Photo: Flickr / FlÐ¾Ð¾d
It sucks to be a chef for a startup, according to one chef, Jonas Luster, writing on Quora.Here’s why:
It is shit. Let me say this again: shit.
I have never had such a job but I am friends with people who were, are, or work under someone who is.
First, tech companies are places where people with strong opinions and even stronger beliefs in their own universal excellence go to work. To quote my friend who is the chef in one (non-Silicon Valley) company: “I have never met so many chefs in my life”. Everyone is “a little bit of a chef” themselves and knows better than the hired guy what to make and how to make it.
Secondly, tech companies are (this is a good thing) melting pots. Every dietary habit, creed, religion, and understanding, correct or not, of food converges on a company like this. Out in the field you get to run your place and whomever doesn’t like it eats somewhere else. Even in other corporate jobs you’re more or less a three-direction pony. In tech companies you have religious dietary habits with much a-whinin’ if the kosher food is prepared next to the treyf food. And the vegan food next to the vegetarian which is cooked next to the food for the 20+ paleodrones which is cooked by the same guy who makes the special food for the “no salt, no sugar, no fat” crowd. And then there’s the fish on Fridays which you can’t cook next to the chicken for those who don’t eat fish or beef or pork and the special food for everyone and the fact that it’s perfectly OK to demand that everyone else like your heritage food but to protest loudly if any other heritage food is cooked. Not to mention the whining if your heritage food doesn’t taste like you think it should, and so on and so on.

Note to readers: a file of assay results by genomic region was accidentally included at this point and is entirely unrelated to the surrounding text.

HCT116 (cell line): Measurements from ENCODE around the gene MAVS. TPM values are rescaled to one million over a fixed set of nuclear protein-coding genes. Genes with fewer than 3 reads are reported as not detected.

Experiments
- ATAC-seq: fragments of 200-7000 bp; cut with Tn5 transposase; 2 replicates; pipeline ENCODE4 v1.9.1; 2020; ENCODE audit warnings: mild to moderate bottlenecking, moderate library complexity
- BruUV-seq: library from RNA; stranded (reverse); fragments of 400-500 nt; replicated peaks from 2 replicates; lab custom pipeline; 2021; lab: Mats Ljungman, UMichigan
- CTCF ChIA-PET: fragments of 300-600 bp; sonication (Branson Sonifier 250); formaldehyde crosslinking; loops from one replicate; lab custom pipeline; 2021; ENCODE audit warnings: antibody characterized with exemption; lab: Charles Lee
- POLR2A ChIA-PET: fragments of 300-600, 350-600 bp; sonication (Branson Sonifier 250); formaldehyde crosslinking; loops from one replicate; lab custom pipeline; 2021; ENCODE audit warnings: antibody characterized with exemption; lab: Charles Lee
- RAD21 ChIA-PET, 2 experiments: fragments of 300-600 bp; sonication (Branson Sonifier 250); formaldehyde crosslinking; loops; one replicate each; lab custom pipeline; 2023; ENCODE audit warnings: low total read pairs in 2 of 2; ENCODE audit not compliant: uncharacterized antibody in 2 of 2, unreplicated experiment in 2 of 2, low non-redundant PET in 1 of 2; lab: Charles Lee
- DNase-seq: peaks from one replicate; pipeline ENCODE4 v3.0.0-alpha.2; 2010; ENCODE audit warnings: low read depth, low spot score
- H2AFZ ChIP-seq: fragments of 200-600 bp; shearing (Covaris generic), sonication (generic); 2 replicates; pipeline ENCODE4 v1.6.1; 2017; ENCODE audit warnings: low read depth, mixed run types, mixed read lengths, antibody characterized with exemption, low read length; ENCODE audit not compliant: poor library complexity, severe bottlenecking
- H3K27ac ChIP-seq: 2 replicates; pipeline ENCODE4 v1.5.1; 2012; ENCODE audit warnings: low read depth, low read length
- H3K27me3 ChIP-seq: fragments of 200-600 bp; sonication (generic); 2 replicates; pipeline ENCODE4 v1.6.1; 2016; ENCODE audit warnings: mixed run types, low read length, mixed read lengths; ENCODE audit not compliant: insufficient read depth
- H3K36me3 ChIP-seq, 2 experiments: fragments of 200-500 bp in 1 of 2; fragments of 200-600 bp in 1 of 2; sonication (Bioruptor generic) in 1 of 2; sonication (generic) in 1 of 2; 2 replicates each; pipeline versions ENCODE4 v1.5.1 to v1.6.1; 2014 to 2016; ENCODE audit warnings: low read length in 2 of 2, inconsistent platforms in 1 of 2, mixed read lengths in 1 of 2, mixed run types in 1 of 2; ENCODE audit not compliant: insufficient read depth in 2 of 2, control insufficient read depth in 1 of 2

Thirdly, while it might sound like a dream job, you’re the first to feel cost cutting measures. Before servers, desks, laptops, bluetooth mice, and golf outings for the CEO it’s the food that suffers. Yes, even in places that make a big stink about how local and fresh and healthy they are.
You’re usually (I know of one place where this isn’t the case) overseeing a bunch of employees supplied by another company like Aramark, Centerplate, or OneSource. They generally aren’t cooks per se, more lunch ladies, know that the worst that can happen to them is that they’ll be sent to a different place to work, and are protected by many layers of outsourcing company bureaucracy and union bullcrap that whipping them into shape is a pain and not always successful.
Yes, there’s stock and there’s above-average compensation. No one in those jobs makes as much as my country-club or personal chef friends make but it’s more than someone in a restaurant makes. And, yes, there’s the fact that you’re cooking for millionaires and people who know millionaires so at some point when you’re leaving you might have fat cash in hand for your own.
But, no, it’s not an “awesome” job by much any stretch of the imagination.
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